Faulty postures, scoliosis and sagittal plane deformities should be detected as early as possible to apply preventive and treatment measures against major clinical consequences. To support documentation of the severity of deformity and diminish x-ray exposures, several solutions utilizing analysis of back surface topography data were introduced. A novel approach to automatic recognition and localization of anatomical landmarks of the human back is presented that may provide more repeatable results and speed up the whole procedure. The algorithm was designed as a two-step process involving a statistical model built upon expert knowledge and analysis of three-dimensional back surface shape data. Voronoi diagram is used to connect mean geometric relations, which provide a first approximation of the positions, with surface curvature distribution, which further guides the recognition process and gives final locations of landmarks. Positions obtained using the developed algorithms are validated with respect to accuracy of manual landmark indication by experts. Preliminary validation proved that the landmarks were localized correctly, with accuracy depending mostly on the characteristics of a given structure. It was concluded that recognition should mainly take into account the shape of the back surface, putting as little emphasis on the statistical approximation as possible.
The paper presents an optical three-dimensional shape measurement system and an automatic method for assessment of
pectus excavatum severity based on the measurement results. The measurement system consists of four directional
modules utilizing structured light projection method (namely temporal phase shifting TPS and modified Gray code
projection) to capture the shape of body surface of the patients. The measurement result is a three-dimensional point
cloud representing the skin surface. The system setup is described and the typical measurement parameters are given.
The automated data analysis path is explained. Its main stages are: point cloud segmentation, normalization of trunk
orientation, cutting the model into slices, analysis of each slice shape, selecting the proper slice for the assessment of
pectus excavatum of the patient and calculating its shape parameter. The analysis does not require any initial processing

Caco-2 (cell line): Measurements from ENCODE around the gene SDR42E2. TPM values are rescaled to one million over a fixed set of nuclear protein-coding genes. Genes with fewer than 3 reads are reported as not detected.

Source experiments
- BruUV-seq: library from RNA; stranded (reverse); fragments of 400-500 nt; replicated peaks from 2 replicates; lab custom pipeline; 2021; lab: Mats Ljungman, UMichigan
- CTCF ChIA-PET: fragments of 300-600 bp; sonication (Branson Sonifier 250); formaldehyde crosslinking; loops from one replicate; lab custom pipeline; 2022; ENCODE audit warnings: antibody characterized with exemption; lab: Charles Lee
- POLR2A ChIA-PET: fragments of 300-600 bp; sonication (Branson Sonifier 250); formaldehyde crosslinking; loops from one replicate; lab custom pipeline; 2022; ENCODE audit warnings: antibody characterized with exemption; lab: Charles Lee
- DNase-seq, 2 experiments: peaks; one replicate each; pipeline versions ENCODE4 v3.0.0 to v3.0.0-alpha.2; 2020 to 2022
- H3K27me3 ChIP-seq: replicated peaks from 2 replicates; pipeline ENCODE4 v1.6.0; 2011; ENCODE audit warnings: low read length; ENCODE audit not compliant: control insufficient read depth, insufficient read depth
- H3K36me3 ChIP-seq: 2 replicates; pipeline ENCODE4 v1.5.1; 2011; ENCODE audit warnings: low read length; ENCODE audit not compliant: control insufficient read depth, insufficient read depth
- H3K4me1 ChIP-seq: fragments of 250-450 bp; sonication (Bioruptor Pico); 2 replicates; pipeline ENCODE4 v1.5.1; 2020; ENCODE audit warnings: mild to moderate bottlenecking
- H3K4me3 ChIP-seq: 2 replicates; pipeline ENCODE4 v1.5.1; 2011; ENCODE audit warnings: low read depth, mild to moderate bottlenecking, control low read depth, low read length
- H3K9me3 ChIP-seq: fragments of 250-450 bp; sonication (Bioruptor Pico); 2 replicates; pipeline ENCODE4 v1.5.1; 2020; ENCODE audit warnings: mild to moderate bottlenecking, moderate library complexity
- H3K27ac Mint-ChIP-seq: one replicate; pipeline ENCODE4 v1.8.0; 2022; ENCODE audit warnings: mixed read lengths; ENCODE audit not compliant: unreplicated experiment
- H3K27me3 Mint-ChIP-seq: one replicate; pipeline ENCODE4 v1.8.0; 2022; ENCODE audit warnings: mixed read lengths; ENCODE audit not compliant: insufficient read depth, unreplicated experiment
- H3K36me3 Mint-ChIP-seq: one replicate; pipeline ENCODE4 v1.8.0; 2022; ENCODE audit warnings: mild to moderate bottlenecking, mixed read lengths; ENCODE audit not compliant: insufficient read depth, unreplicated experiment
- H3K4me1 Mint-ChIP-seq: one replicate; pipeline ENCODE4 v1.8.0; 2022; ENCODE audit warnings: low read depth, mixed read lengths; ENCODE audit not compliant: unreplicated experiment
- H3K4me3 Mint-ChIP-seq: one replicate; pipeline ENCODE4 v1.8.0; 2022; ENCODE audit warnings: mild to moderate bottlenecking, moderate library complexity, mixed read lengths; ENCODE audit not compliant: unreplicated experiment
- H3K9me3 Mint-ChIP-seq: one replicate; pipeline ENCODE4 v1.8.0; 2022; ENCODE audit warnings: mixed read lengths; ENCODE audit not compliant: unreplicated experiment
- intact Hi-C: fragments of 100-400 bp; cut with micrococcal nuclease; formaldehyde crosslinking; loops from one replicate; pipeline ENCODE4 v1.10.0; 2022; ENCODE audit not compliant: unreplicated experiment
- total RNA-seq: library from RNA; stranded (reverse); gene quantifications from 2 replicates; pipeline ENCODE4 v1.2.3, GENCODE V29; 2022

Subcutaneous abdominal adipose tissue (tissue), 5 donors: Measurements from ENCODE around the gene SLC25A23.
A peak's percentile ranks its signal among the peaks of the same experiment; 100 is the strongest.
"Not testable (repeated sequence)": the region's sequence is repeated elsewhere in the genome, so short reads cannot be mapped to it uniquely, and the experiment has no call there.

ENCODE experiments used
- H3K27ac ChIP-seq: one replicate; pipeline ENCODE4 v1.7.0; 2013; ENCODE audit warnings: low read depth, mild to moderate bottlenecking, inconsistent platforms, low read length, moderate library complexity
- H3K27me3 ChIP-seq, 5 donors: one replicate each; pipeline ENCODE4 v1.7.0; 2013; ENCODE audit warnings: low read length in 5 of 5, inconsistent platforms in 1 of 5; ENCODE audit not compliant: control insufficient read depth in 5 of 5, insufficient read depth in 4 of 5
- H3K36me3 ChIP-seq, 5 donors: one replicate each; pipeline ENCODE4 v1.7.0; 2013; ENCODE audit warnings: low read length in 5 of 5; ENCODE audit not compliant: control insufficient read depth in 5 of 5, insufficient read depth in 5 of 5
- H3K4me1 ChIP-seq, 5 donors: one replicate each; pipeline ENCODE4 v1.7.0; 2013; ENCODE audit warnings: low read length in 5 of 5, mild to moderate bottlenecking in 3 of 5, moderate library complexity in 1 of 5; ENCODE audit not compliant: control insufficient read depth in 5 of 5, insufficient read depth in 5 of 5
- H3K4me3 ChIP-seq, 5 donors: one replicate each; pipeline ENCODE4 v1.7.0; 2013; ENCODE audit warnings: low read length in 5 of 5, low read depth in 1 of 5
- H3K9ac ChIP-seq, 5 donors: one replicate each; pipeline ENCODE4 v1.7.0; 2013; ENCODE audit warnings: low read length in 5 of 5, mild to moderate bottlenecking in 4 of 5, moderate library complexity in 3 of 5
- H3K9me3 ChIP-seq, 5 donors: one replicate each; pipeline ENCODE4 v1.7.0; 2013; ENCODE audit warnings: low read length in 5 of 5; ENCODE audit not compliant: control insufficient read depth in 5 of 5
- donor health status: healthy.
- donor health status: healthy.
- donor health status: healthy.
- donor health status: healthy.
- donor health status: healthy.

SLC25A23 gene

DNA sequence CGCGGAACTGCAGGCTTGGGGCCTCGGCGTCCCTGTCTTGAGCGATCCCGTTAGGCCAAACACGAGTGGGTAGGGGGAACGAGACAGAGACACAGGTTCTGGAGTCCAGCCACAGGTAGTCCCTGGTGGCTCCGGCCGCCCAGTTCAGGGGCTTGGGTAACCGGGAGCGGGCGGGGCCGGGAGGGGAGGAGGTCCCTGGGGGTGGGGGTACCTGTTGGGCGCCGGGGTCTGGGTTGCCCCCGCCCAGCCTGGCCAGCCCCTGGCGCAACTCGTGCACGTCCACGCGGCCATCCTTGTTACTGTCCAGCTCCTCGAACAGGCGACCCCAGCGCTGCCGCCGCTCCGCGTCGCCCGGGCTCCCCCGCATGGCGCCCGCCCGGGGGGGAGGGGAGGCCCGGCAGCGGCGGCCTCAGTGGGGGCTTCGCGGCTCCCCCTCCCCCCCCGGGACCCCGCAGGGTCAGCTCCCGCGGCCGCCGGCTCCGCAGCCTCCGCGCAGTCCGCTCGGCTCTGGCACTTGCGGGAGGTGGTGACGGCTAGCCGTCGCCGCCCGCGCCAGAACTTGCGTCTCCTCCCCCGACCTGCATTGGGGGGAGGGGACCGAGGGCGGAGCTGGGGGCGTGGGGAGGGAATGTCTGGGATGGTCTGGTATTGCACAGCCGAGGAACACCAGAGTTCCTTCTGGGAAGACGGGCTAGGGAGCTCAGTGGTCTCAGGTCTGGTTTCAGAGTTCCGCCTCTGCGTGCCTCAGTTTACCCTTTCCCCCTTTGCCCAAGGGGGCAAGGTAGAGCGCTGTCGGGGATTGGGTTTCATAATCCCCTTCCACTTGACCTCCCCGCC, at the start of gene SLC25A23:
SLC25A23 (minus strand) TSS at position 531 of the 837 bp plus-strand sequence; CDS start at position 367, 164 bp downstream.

(e.g. surface fitting or mesh building) as it is conducted on raw 3-D point cloud data resulting from the measurement. A
new shape parameter (I3ds) was developed that shows correlation with CT Haller Index widely used for assessment of
pectus excavatum. Preliminary clinical results are presented.
We present an automatic method for assessment of pectus excavatum severity based on an optical 3-D markerless shape measurement. A four-directional measurement system based on a structured light projection method is built to capture the shape of the body surface of the patients. The system setup is described and typical measurement parameters are given. The automated data analysis path is explained. Their main steps are: normalization of trunk model orientation, cutting the model into slices, analysis of each slice shape, selecting the proper slice for the assessment of pectus excavatum of the patient, and calculating its shape parameter. We develop a new shape parameter (I3ds) that shows high correlation with the computed tomography (CT) Haller index widely used for assessment of pectus excavatum. Clinical results and the evaluation of developed indexes are presented.
Bone tissue samples excised from the femoral heads of human were X-rayed together with the aluminum reference standard of density. The radiograms were scanned with the laser densitometer UltroScan XL (Pharmacia). Form the optical density profiles of bone samples the mean optical densities were determined. The optical densities were recalculated into equivalent thickness of the aluminium standard [mm Al]. Inter-measurement reproducibility of optical density determination was found to be very good (SD less than 3% of the mean). Relatively high variability (SD about 13% of the mean) was found for the optical density determination of a single bone sample X-rayed repeatedly. The inter-individual variability, which reflects the variability of bone tissue density between human subjects, was estimated as about 25% (SD as percent of the mean). We concluded that the laser densitometry performed according to our protocol provides the precise estimation of bone tissue density. Therefore, laser densitometry of bone tissue radiograms is potentially useful method for studies of bone in medical research and diagnosis.
Irradiation of the hyaline or fibrous cartilage excised from the body of a human cadaver with Er:YAG laser beam, single pulse with a dose of 1 J, produces a crater with a depth of approximately 500 micrometers and a diameter varying from 5 to 300 micrometers. Histological examination has revealed that the laser-made craters were surrounded by a thin rim (2-10 micrometer) of charred and coagulated tissue. No damage was observed in the cartilage surrounding the rim. The presence of sharp demarcation between the tissue areas ablated by laser energy and the undamaged areas argues for the potential usefulness of the Er:YAG laser in surgery of cartilages.